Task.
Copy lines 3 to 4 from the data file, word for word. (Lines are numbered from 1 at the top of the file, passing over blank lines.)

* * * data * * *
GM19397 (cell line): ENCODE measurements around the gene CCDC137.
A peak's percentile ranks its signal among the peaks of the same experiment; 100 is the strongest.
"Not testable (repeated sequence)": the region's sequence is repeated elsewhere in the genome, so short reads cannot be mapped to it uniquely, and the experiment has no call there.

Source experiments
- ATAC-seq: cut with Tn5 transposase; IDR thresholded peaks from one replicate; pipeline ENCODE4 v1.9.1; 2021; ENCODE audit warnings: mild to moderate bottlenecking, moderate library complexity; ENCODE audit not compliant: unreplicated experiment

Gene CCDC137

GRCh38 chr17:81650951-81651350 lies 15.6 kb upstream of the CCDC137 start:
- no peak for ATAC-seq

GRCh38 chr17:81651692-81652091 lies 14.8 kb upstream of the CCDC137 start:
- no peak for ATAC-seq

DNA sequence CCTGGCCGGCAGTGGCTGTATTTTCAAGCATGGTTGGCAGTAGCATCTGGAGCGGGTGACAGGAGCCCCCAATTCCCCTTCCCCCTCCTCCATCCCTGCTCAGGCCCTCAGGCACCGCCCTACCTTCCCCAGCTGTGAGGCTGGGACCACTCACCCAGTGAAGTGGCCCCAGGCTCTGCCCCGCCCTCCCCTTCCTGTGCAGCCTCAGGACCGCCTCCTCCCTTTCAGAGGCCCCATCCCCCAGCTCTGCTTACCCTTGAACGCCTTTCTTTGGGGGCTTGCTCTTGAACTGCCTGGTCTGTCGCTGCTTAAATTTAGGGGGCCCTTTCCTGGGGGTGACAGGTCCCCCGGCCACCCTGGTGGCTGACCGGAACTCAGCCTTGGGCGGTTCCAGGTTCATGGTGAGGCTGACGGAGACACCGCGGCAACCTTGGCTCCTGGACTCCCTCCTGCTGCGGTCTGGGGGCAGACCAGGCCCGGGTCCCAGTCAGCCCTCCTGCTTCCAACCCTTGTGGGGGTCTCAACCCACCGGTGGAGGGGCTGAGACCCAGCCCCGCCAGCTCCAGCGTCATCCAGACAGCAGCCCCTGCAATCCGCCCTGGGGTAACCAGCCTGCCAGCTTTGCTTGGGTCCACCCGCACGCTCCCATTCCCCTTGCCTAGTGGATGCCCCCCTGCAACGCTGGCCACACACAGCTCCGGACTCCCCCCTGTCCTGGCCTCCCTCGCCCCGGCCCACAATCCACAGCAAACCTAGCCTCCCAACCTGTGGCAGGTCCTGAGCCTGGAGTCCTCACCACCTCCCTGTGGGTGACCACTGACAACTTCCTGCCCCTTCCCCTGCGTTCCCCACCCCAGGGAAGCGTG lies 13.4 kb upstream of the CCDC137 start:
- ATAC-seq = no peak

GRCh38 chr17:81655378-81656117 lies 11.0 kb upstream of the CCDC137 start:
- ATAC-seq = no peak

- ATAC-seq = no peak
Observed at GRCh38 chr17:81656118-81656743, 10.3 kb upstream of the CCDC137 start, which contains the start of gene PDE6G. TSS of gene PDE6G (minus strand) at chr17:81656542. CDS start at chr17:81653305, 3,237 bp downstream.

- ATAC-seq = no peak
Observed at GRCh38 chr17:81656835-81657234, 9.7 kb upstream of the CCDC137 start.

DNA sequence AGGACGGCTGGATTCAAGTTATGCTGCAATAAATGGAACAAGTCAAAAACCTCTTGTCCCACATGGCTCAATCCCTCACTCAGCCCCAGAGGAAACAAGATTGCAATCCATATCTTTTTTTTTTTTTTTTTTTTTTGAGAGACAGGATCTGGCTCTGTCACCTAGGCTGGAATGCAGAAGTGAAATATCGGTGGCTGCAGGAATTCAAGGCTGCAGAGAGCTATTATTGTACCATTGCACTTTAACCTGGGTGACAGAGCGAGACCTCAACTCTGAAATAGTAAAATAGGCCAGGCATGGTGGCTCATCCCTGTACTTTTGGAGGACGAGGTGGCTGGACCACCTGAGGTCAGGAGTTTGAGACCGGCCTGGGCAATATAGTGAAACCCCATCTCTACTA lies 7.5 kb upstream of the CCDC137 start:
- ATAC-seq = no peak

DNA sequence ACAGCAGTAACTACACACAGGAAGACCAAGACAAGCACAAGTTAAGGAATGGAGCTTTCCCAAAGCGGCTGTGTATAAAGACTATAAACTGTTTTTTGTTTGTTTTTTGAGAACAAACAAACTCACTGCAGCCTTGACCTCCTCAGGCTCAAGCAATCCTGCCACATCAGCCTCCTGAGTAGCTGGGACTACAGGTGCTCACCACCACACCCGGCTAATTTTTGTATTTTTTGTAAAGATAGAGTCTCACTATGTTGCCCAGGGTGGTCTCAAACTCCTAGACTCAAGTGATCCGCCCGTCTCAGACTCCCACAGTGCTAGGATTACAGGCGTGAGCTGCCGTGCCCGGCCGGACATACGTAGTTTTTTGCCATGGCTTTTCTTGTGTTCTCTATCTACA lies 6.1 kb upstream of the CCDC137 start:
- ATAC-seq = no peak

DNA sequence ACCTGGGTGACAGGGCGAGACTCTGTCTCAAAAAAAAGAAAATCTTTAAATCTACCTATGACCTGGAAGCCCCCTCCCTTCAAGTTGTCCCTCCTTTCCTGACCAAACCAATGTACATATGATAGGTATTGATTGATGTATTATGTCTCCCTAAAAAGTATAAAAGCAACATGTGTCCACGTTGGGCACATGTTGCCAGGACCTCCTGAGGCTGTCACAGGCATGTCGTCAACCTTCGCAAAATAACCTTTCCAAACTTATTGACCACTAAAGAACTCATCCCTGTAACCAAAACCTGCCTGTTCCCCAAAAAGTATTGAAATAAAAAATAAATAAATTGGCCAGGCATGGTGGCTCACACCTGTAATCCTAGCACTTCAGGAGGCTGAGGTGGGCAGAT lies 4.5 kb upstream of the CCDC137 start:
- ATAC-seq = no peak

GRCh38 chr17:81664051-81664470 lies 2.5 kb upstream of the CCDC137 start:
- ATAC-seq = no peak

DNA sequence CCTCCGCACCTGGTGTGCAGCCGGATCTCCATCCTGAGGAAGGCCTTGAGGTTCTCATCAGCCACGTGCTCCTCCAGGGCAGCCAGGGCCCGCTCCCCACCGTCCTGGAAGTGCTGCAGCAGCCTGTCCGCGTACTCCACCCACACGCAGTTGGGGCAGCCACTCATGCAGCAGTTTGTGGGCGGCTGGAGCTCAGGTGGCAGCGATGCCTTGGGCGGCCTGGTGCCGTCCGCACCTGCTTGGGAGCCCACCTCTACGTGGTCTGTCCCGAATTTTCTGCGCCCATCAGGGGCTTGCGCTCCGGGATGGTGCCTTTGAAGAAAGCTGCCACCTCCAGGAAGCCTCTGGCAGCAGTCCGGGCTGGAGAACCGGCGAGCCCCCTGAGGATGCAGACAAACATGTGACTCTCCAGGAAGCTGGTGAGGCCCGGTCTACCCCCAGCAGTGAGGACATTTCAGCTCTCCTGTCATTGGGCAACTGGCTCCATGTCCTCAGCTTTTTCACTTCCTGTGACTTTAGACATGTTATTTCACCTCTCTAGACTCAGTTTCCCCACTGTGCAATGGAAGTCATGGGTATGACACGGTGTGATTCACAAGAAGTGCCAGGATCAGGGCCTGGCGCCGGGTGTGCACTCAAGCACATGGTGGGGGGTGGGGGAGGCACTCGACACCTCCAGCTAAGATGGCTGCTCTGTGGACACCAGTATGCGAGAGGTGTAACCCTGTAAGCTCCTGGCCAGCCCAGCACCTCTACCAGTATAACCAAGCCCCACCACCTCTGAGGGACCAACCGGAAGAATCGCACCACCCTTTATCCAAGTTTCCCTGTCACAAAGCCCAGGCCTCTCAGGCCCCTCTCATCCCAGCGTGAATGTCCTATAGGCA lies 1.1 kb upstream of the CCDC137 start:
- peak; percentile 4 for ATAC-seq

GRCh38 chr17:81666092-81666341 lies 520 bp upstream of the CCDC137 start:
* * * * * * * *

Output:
"Not testable (repeated sequence)": the region's sequence is repeated elsewhere in the genome, so short reads cannot be mapped to it uniquely, and the experiment has no call there.

Source experiments